News Politics Why we should leave this Australia buried in the ashes of the bushfire crisis
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Why we should leave this Australia buried in the ashes of the bushfire crisis

John Birmingham: We used to be a nation punching above our weight, now we are a country of cowards. Photo: Getty
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One of the enduring lies of climate change deniers is the lie of futility, or pointlessness.

In its simplest form it relies on the reflexive Australian fear that we’re not very important. A little country, far away from everywhere.

Nobody knows about us and nobody cares.

A benign expression of Australian pointlessness, now mostly consigned to history, was the ritual interrogation of visiting celebrities with an old variation on an eerily modern refrain.

“How good is Australia,” we’d ask as they stepped off the BOAC Vickers VC 10, bleary eyed and blinking into the harsh antipodean sun.

If they were smart, they’d say they loved it, mate.

Modern Australian pointlessness is much less benign. Currently it is most often and most destructively used in arguments that, because we’re so small and so far away and because our greenhouse gas emissions are such a tiny fraction of the global total, it would be futile, damaging and even dangerous for us to contemplate unilateral carbon disarmament. Our carbon emissions keep us strong. We cannot afford to give them up before anybody else.

It’s a rubbish argument.

Oddly enough the same coal-fired demagogues are never backward in coming forward when the chance arises for Australia to make a contribution to some military adventure in which our token company of special forces or nominal contribution of an AWACs aircraft is framed as a vital commitment to burden sharing, or alliance management, or saving the world from whatever sub-Bond villains are currently choosing to menace it with forty-year-old Kalashnikovs from the dusty backstreets of far away Absurdistan.

Melbourne smoke
This is Australia – unrecognisable. Photo: AAP

When there’s a photo op to be had bravely committing other people’s loved ones to somebody else’s war zone, you never, ever hear the big mouths for a Little Australia say anything like: “Our defence budget is an insignificant rounding error in the total global spending on military forces, so we might just sit this one out because we are a tiny country, far away from everywhere and we can’t make a difference.”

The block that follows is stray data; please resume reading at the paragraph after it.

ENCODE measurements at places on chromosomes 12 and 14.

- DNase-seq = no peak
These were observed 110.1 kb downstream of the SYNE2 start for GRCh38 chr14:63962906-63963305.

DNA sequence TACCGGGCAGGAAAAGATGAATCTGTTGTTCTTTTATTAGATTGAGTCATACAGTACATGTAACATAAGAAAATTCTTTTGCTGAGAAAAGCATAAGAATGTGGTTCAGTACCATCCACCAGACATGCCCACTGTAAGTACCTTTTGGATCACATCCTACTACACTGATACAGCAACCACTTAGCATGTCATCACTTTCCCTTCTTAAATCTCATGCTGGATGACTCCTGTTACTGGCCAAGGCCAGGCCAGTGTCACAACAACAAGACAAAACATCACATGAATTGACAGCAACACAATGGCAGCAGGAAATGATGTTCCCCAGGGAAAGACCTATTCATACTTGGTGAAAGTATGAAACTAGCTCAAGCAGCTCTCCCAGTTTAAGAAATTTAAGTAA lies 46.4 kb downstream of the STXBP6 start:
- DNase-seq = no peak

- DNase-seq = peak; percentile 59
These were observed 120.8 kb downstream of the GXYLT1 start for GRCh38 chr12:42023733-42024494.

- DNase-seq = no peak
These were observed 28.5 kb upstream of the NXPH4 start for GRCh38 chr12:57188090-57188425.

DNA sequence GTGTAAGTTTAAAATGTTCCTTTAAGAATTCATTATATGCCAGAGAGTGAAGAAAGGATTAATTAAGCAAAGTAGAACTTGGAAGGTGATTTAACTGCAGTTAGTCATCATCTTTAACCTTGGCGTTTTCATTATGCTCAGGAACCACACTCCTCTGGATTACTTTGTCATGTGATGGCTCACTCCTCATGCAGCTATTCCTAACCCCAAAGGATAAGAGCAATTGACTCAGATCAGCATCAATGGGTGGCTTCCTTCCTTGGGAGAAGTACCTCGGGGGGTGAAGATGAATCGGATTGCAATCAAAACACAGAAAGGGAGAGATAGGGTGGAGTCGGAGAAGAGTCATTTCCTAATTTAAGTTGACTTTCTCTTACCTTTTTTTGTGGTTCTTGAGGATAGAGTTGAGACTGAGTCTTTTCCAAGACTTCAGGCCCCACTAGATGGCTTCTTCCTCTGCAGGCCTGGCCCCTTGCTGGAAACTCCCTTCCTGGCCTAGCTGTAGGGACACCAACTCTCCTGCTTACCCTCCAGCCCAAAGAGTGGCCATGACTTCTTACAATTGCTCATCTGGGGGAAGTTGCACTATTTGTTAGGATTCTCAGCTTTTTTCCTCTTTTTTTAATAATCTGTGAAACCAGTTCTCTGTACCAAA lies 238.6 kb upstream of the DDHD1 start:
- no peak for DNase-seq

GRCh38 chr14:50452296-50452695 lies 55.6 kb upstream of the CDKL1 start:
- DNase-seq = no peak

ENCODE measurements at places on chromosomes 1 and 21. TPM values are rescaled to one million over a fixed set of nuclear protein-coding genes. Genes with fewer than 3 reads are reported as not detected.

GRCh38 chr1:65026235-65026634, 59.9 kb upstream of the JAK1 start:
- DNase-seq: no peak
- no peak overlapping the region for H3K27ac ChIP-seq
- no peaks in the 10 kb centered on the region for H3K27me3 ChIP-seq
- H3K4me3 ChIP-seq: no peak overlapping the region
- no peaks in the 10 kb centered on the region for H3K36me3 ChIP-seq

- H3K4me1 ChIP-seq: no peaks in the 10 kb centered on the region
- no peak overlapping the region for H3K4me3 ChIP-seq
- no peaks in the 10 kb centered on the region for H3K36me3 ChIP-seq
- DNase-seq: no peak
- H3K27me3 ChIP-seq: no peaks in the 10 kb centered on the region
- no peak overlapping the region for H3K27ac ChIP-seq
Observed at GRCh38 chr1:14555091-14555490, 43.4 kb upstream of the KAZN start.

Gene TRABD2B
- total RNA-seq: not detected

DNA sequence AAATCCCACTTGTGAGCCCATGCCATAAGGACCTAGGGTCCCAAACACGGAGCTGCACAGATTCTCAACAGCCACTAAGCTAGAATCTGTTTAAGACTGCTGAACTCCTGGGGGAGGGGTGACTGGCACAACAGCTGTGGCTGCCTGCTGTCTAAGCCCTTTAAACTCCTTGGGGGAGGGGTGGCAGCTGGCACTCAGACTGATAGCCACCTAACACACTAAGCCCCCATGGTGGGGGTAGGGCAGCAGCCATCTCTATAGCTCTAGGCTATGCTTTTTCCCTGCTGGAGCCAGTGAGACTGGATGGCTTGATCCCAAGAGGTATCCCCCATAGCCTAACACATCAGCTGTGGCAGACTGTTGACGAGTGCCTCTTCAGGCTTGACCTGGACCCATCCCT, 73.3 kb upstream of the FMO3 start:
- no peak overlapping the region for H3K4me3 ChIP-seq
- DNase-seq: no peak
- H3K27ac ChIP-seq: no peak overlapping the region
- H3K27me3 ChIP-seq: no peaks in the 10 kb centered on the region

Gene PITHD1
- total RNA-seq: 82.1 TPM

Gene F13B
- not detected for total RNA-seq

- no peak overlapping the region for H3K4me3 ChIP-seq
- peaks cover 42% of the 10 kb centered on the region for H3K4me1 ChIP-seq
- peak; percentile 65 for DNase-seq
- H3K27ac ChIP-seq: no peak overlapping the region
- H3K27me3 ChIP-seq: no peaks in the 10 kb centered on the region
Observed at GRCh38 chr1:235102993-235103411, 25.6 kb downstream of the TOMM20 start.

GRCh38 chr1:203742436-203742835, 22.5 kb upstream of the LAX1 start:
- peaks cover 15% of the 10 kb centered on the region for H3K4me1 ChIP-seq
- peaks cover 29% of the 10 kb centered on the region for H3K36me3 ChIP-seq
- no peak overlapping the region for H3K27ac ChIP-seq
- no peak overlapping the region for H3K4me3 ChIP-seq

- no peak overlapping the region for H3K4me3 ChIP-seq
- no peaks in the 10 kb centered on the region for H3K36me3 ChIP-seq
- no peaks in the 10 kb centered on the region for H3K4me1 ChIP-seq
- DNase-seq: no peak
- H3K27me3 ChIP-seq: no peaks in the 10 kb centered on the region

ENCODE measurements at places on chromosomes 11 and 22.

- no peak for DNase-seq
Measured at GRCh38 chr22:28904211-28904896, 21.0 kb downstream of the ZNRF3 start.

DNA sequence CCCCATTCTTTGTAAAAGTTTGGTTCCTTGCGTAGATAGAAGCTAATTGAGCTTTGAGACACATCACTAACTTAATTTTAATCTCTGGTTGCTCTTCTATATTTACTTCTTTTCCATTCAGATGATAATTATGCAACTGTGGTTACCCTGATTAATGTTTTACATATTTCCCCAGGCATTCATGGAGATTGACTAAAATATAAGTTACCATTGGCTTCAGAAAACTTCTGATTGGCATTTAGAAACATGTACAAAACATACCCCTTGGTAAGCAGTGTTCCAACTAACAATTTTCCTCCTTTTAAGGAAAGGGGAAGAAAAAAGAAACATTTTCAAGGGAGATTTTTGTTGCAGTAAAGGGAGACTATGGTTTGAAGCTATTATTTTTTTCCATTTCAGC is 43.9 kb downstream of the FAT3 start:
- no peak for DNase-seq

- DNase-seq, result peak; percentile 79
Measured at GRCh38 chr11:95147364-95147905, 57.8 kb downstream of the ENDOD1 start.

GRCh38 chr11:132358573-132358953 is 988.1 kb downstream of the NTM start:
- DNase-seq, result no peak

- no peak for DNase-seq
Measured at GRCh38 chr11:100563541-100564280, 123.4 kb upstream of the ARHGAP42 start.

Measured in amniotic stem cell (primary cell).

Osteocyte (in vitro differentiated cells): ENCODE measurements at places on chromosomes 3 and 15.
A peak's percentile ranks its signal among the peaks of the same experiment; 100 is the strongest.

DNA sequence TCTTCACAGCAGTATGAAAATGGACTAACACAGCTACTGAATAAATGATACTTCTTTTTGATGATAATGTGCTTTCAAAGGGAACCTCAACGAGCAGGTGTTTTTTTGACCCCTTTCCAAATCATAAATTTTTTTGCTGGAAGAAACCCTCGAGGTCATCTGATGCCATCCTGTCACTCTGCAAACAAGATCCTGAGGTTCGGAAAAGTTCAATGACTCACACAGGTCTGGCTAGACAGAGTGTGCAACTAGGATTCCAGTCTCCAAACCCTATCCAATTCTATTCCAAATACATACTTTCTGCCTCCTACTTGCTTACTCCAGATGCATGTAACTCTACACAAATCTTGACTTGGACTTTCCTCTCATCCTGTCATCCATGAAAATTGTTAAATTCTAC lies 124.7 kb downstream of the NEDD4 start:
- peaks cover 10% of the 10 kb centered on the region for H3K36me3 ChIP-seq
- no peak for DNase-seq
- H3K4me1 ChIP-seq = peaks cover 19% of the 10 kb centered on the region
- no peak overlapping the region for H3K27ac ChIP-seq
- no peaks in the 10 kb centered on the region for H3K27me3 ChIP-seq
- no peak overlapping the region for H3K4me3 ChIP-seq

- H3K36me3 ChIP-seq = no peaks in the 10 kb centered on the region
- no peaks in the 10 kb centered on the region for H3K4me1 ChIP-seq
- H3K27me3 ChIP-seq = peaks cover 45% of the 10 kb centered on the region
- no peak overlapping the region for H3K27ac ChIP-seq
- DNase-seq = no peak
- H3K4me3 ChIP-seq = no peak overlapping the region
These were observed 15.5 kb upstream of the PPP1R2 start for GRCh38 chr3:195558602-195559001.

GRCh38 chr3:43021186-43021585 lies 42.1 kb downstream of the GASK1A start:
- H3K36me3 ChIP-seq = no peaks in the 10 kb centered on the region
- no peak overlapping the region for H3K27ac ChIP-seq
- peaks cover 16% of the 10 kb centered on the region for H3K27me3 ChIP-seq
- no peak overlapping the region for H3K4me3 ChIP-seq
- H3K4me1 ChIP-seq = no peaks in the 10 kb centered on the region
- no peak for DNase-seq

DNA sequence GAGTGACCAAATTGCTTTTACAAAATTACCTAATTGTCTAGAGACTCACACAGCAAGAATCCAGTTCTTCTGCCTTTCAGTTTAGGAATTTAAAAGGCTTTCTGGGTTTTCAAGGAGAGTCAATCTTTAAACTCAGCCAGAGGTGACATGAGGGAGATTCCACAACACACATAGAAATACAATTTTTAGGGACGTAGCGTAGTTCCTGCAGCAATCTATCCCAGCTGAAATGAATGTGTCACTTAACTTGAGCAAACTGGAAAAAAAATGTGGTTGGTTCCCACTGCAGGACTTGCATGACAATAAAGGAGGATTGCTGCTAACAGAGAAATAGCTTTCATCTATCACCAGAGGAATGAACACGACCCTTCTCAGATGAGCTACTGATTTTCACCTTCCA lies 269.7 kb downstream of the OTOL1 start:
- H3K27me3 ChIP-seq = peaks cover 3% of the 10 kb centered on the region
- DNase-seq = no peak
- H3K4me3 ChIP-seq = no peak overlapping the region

No, you never hear that.

It’s all about doing our bit, and punching above our weight. It’s heavy lifting this and taking responsibility for that.

The stark difference between their arguments about Australia’s obligations, duties, and leadership role, depending on what end that role is directed towards, might give a cynical observer reason to believe that some measure of hypocrisy is at play.

How good’s Australia now, Scott Morrison? Photo: AAP

But let’s not be hypocritical, or defeatist, for a moment.

Let’s imagine that the Australia which helped draft the UN Charter, drove the creation of APEC and the Cairns Group of Trading Nations, the Australia which led the Intervention in East Timor and which was crucial to the UN mission in Cambodia, all while finding time to invent the electric drill, the wine bladder and penicillin, is the same Australia which cannot just get its own carbon emissions down, but which could help the rest of the world do the same.

There are 24 countries which contribute between 0.5 per cent and 1.5 per cent of global emissions. Together they account for 21 per cent of the world’s emissions. Taken as part of that grouping our ‘insignificant’ contribution begins to look a lot more significant and the futility argument a lot less compelling.

Once upon a time, but not so long ago, Australia would have been out there every day, pestering those other 23 countries.

An Australia which had not given up and embraced denial, ignorance and fear-mongering would have whipped those 23 minor polluters into a rock solid block, committed to lowering their emissions, to sharing clean technologies, and to assisting each other through whatever crises our rapidly changing climate presented.

That Australia would have been embarrassed that much larger, more heavily industrialised countries of the old world like France, the UK and Germany were all beating us in the race to a post-carbon economy.

That Australia would have seethed and plotted and worked without rest to show those Eurotrash has-beens what it feels like to get lapped.

The Australia we once were, no matter how few in number, was a mighty country.

The Australia of denial, of special pleading, of whining for indulgence by sectoral interests, that Australia is a land of cowards and liars.

It is not the Australia we used to be – and if we are to endure on this ancient continent it is an Australia we must leave behind in the ashes of January.